Nancy Brands Ward | EurekAlert!
Smart Data Transformation – Surfing the Big Wave
02.12.2016 | Fraunhofer-Institut für Angewandte Informationstechnik FIT
Climate change could outpace EPA Lake Champlain protections
18.11.2016 | University of Vermont
A multi-institutional research collaboration has created a novel approach for fabricating three-dimensional micro-optics through the shape-defined formation of porous silicon (PSi), with broad impacts in integrated optoelectronics, imaging, and photovoltaics.
Working with colleagues at Stanford and The Dow Chemical Company, researchers at the University of Illinois at Urbana-Champaign fabricated 3-D birefringent...
In experiments with magnetic atoms conducted at extremely low temperatures, scientists have demonstrated a unique phase of matter: The atoms form a new type of quantum liquid or quantum droplet state. These so called quantum droplets may preserve their form in absence of external confinement because of quantum effects. The joint team of experimental physicists from Innsbruck and theoretical physicists from Hannover report on their findings in the journal Physical Review X.
“Our Quantum droplets are in the gas phase but they still drop like a rock,” explains experimental physicist Francesca Ferlaino when talking about the...
The Max Planck Institute for Physics (MPP) is opening up a new research field. A workshop from November 21 - 22, 2016 will mark the start of activities for an innovative axion experiment. Axions are still only purely hypothetical particles. Their detection could solve two fundamental problems in particle physics: What dark matter consists of and why it has not yet been possible to directly observe a CP violation for the strong interaction.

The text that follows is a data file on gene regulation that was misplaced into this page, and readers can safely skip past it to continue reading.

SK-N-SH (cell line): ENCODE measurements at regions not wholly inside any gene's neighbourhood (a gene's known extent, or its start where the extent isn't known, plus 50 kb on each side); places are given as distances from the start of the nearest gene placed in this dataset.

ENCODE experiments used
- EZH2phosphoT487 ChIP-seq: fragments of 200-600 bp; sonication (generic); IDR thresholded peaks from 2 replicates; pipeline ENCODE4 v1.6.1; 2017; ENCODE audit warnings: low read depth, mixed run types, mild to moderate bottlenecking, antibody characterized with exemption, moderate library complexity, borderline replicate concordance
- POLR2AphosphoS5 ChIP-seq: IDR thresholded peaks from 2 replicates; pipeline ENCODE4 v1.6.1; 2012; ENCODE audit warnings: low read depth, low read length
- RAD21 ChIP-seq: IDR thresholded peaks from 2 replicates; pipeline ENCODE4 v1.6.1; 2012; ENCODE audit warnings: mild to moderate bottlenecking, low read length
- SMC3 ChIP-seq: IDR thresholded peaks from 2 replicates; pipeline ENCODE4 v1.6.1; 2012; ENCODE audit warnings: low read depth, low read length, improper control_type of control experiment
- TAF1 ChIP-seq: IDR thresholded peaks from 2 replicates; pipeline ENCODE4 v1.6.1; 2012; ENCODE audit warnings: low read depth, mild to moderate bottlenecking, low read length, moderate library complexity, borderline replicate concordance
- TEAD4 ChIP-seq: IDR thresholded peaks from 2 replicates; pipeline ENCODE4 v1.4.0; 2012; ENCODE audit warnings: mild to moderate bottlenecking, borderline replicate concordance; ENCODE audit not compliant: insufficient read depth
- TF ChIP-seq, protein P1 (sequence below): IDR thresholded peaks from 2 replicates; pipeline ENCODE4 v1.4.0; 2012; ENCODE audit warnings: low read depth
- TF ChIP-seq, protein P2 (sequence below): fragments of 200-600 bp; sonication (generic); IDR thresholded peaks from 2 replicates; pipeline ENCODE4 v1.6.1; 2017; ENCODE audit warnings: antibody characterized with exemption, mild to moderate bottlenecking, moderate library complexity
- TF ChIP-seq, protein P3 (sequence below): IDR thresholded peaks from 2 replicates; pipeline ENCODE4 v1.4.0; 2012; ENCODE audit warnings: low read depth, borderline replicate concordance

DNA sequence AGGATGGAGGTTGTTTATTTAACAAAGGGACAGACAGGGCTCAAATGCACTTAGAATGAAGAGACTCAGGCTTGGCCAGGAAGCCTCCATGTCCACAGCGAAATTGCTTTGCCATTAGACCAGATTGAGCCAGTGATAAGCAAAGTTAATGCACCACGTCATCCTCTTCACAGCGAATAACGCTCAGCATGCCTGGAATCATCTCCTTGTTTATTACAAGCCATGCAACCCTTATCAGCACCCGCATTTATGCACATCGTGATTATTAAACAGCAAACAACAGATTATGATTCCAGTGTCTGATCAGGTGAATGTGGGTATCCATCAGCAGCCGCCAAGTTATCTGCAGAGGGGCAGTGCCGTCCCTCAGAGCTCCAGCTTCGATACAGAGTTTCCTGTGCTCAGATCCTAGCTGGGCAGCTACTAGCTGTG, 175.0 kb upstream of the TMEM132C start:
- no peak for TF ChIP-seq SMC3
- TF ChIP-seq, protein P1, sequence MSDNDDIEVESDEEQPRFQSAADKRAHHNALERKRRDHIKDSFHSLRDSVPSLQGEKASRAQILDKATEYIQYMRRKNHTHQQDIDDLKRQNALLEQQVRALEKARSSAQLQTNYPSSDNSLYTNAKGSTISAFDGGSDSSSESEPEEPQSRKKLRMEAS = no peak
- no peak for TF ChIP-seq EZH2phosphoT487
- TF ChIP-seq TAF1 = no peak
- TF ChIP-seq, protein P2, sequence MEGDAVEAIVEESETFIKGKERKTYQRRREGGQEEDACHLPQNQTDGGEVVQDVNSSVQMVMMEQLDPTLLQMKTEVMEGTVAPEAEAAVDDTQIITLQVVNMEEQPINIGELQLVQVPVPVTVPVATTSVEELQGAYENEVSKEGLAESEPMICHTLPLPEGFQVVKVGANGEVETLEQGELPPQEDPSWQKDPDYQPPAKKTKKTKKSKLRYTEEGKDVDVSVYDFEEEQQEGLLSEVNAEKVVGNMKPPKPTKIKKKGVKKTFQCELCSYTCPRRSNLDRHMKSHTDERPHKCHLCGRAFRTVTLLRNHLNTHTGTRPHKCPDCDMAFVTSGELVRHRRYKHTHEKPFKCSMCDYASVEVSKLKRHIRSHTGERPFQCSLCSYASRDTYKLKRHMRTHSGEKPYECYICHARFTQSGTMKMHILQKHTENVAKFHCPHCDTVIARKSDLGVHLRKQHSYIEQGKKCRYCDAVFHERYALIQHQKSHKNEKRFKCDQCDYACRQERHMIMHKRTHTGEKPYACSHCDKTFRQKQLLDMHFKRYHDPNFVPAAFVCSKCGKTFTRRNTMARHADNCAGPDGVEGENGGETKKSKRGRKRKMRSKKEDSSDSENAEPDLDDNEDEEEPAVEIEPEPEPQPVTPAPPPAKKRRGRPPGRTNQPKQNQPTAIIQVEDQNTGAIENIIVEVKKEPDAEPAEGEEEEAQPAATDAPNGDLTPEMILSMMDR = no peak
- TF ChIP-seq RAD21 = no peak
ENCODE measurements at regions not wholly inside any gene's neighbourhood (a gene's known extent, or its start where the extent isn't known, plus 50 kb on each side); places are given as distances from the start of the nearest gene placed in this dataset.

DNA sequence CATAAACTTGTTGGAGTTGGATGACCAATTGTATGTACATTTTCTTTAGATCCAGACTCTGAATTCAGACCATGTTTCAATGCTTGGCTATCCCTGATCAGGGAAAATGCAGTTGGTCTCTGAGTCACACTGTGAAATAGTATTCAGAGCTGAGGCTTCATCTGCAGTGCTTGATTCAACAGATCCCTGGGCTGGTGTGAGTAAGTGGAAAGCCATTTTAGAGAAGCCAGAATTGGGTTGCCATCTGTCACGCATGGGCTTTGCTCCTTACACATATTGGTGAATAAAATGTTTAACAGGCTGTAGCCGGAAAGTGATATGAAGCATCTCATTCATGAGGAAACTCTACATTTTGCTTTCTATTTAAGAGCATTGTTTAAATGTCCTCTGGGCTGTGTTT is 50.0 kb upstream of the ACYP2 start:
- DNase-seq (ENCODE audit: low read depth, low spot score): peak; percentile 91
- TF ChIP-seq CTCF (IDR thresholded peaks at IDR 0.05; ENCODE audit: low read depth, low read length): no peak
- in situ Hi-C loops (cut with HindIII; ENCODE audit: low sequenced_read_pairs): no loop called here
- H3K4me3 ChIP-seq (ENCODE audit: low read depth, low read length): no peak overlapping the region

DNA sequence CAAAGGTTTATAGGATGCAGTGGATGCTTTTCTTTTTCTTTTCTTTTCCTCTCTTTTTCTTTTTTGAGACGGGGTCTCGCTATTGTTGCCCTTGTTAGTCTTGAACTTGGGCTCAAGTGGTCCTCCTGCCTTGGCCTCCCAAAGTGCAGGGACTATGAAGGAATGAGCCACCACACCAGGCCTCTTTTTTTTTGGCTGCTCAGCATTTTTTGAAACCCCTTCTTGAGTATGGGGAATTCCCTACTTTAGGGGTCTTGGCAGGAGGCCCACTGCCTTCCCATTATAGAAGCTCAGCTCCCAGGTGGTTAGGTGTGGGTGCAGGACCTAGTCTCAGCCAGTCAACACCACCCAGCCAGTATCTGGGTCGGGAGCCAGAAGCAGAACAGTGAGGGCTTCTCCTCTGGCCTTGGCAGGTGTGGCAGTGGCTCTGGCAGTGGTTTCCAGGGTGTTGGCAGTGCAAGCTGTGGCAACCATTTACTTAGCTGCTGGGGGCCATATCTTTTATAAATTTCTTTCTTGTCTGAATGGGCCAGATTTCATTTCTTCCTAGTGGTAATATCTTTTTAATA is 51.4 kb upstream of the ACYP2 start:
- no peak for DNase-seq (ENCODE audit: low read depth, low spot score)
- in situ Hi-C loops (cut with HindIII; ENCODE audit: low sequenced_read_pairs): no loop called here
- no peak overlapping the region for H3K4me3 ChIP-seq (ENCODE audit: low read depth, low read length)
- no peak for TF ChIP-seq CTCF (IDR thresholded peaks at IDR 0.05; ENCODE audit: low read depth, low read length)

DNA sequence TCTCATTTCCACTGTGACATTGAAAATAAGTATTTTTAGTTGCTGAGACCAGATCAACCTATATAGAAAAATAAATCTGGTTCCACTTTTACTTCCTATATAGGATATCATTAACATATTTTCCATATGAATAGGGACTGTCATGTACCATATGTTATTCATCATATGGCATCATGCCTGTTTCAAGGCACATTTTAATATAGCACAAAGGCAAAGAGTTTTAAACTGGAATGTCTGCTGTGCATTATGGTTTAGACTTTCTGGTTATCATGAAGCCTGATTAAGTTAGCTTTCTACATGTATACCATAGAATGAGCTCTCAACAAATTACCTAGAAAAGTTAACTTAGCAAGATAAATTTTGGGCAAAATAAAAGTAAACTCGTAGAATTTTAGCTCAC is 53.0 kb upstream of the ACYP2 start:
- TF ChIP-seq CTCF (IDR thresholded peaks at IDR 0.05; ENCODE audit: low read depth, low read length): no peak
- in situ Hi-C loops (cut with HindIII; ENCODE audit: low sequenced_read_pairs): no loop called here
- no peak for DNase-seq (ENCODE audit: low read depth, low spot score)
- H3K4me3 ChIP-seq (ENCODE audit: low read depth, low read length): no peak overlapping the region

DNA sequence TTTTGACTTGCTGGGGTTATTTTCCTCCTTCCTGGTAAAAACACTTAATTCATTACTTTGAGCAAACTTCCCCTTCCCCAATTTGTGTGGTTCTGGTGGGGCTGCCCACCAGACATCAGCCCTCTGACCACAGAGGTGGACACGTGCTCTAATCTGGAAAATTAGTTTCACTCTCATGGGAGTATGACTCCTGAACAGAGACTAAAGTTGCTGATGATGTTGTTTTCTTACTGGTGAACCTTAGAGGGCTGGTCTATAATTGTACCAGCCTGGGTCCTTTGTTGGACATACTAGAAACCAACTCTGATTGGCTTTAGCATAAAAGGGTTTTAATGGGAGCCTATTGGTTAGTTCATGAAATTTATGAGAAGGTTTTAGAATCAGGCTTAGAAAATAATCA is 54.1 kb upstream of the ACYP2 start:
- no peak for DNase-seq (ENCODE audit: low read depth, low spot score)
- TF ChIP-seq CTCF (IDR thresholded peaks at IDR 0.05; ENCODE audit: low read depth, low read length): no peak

The “MADMAX” project is the MPP’s commitment to axion research. Axions are so far only a theoretical prediction and are difficult to detect: on the one hand,...
Broadband rotational spectroscopy unravels structural reshaping of isolated molecules in the gas phase to accommodate water
In two recent publications in the Journal of Chemical Physics and in the Journal of Physical Chemistry Letters, researchers around Melanie Schnell from the Max...
The efficiency of power electronic systems is not solely dependent on electrical efficiency but also on weight, for example, in mobile systems. When the weight of relevant components and devices in airplanes, for instance, is reduced, fuel savings can be achieved and correspondingly greenhouse gas emissions decreased. New materials and components based on gallium nitride (GaN) can help to reduce weight and increase the efficiency. With these new materials, power electronic switches can be operated at higher switching frequency, resulting in higher power density and lower material costs.
Researchers at the Fraunhofer Institute for Solar Energy Systems ISE together with partners have investigated how these materials can be used to make power...
16.11.2016 | Event News
01.11.2016 | Event News
14.10.2016 | Event News
02.12.2016 | Medical Engineering
02.12.2016 | Agricultural and Forestry Science
02.12.2016 | Physics and Astronomy